Ultracold science finds new method to get even colder
Researchers have developed a clever way to achieve the lowest temperatures ever recorded on Earth.
Achieving such temperatures is necessary to study fundamental properties of matter and the strange effects caused by quantum mechanics.
The new method relies on "optical lattices" of atoms from which only the hottest atoms are selectively removed.
The approach, reported in Nature, may be well-suited to create memory for future quantum computers.
The limits of low temperature have been constantly pushed in recent years, and the current best lies somewhere in the nanoKelvin regime - that is, within just billionths of a degree of "absolute zero" at zero Kelvin or -273.15C.
That ultimate limit is set formally as the lowest possible entropy, or disorder, that is achievable.
Optical lattices are an ideal system in which to attain temperatures ever nearer that limit. The peaks and troughs of intensity in crossed beams of light form a kind of "egg-crate" structure in which atoms are inclined to remain in the troughs - a point of lowest energy.
Kelvin and the very cold
- 310K - human body temperature
- 273K - water freezes
- 217K - dry ice
- 184K - lowest temperature ever recorded on Earth's surface
- 2.7K - average temperature of deep space
- 1K - lowest known temperature in space: expanding gas of the Boomerang Nebula (above)
- 0.000000001K - coldest temperatures routinely achieved in laboratories
- 0K - absolute zero
As the atoms are added to each trough - or each point in the lattice - it becomes more difficult to add another, in a situation called a blockade.
But researchers from Harvard University have invented a modification to this effect called orbital exchange blockade.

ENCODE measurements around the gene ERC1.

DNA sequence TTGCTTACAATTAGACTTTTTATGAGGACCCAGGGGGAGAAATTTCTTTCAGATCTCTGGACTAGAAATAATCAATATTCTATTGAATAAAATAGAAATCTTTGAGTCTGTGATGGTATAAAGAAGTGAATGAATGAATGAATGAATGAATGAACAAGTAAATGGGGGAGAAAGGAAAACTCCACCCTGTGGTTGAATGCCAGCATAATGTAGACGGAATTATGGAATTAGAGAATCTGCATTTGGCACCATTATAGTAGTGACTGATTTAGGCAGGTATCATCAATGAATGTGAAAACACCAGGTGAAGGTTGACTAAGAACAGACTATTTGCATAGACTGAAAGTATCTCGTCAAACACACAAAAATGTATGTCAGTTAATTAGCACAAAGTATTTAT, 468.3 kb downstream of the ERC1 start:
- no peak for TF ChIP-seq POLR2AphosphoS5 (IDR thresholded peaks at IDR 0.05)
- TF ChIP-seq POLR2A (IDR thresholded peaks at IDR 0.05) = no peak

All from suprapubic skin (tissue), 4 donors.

It is a way to cool these assemblages of atoms that could be extended to the picoKelvin regime: within trillionths of a degree of the coldest possible temperature.
The team carefully adjusted the intensity of the crossed light beams. The trick was to do so in such a way that only the most energetic atoms in each lattice site absorbed energy from the light fields, becoming more energetic again.
By adjusting how frequently the light beam intensities were changed, the team was able to remove these "hottest" atoms from the system, leaving only the "coolest" ones behind.
The approach removed entropy, or in other words, reduced the overall temperature of the lattice.
In an accompanying article in Nature, optical lattice expert Gretchen Campbell from US measurement agency Nist points out that this ability to specifically address single lattice sites, and potentially to cool to never-before-achieved temperatures, may make the approach useful in quantum computers.
These devices, still in early developmental stages, would make use of the slippery nature of quantum states to perform computation at incredible speeds.
But like any computer, they would need memory, and optical lattices that keep delicate quantum information preserved in cold atoms could be a suitable solution.